Interview on ABC Eyre Peninsula and West Coast Breakfast with Emma Pedler

  • Transcript, E&OE
Topics: Tourism Sector in SA; Border Closures.
13 August 2020

Emma Pedler: Yesterday, on the show, we caught up with our Federal Member for Grey Rowan Ramsey. He was telling us about how he and Senator Anne Ruston had been in meetings up the Coast there talking about predominantly the cashless debit card. But also with them, Simon Birmingham, the Minister for Trade, Tourism and investments jumped in the plane. Good morning.

Simon Birmingham: Good morning, Emma. Great to be with you.

Emma Pedler: Now, you've been travelling around up on the West Coast yesterday, in Port Lincoln this morning. I'd say I would’ve spoken to you the other day but the phones were a bit dodgy up on the West Coast.

Simon Birmingham: They were, they were. It was a bit strange. Couldn't sort of make phone calls but you could manage to transfer data. So it was a bit of a conundrum in that sense. But look, I know that's a big inconvenience for many, many people, particularly local tourism operators. I understand Telstra is working to try to fix it and hopefully they have done so or will do so very, very soon.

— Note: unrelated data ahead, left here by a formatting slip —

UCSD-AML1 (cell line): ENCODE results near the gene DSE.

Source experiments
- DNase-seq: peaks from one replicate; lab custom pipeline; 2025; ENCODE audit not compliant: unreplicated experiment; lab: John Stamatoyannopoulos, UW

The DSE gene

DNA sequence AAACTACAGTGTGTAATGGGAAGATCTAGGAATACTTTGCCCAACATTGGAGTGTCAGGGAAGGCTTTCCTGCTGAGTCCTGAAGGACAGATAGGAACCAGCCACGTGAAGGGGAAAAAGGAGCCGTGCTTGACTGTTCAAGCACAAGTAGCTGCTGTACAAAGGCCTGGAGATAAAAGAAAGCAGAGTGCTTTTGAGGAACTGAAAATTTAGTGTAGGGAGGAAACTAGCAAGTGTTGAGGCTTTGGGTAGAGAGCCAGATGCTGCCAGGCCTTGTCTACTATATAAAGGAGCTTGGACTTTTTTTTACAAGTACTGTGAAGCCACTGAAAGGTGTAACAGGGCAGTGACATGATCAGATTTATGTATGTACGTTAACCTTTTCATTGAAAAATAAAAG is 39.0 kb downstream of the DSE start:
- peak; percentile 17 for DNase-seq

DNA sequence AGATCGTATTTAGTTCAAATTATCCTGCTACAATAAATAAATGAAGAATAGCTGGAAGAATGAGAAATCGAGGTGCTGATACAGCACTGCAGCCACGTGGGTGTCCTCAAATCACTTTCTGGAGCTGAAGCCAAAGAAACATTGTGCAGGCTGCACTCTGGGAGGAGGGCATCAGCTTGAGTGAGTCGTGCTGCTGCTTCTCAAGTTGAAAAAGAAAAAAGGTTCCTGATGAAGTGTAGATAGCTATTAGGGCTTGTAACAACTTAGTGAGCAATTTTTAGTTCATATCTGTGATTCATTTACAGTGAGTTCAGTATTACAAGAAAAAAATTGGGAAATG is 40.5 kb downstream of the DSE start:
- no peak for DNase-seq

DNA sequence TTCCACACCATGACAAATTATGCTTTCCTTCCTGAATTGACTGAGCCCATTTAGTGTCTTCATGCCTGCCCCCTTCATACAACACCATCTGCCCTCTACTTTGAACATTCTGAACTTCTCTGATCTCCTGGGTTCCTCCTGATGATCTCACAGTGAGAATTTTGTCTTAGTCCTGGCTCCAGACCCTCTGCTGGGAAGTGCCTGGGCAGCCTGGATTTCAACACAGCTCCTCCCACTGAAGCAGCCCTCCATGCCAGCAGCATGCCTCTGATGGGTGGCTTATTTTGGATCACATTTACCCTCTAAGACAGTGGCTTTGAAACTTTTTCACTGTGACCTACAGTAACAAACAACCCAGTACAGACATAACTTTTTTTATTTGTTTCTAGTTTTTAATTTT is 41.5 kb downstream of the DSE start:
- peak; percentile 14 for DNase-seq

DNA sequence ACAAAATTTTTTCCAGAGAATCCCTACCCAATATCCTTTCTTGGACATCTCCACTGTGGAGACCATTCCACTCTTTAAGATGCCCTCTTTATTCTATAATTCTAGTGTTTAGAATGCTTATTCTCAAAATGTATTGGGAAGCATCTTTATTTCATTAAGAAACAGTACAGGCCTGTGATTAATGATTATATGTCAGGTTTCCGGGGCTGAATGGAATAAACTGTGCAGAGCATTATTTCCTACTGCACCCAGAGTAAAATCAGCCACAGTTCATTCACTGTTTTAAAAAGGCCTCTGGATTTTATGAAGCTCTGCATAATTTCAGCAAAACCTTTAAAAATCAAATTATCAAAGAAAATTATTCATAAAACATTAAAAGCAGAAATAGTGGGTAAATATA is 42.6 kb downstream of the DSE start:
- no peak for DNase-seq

Emma Pedler: What made you jump in a plane and head up the West Coast?

Simon Birmingham: Well I speak pretty regularly with Rowan Ramsey and Peter Treloar and the local MPs, to keep in touch with what's happening across the state. This was an opportunity to join Rowan and my Senate colleague and ministerial colleague Anne Ruston to fan out and visit a few communities. I'm eager at present, wearing my hats as the Trade Minister and the Tourism Minister, particularly to hear from business operators as to how they're managing the disruption caused by COVID-19. Some of course are facing real logistical challenges in getting exports to market, others in the tourism space have got very mixed stories that those very reliant on international or interstate visitors are of course, feeling immense pain right now.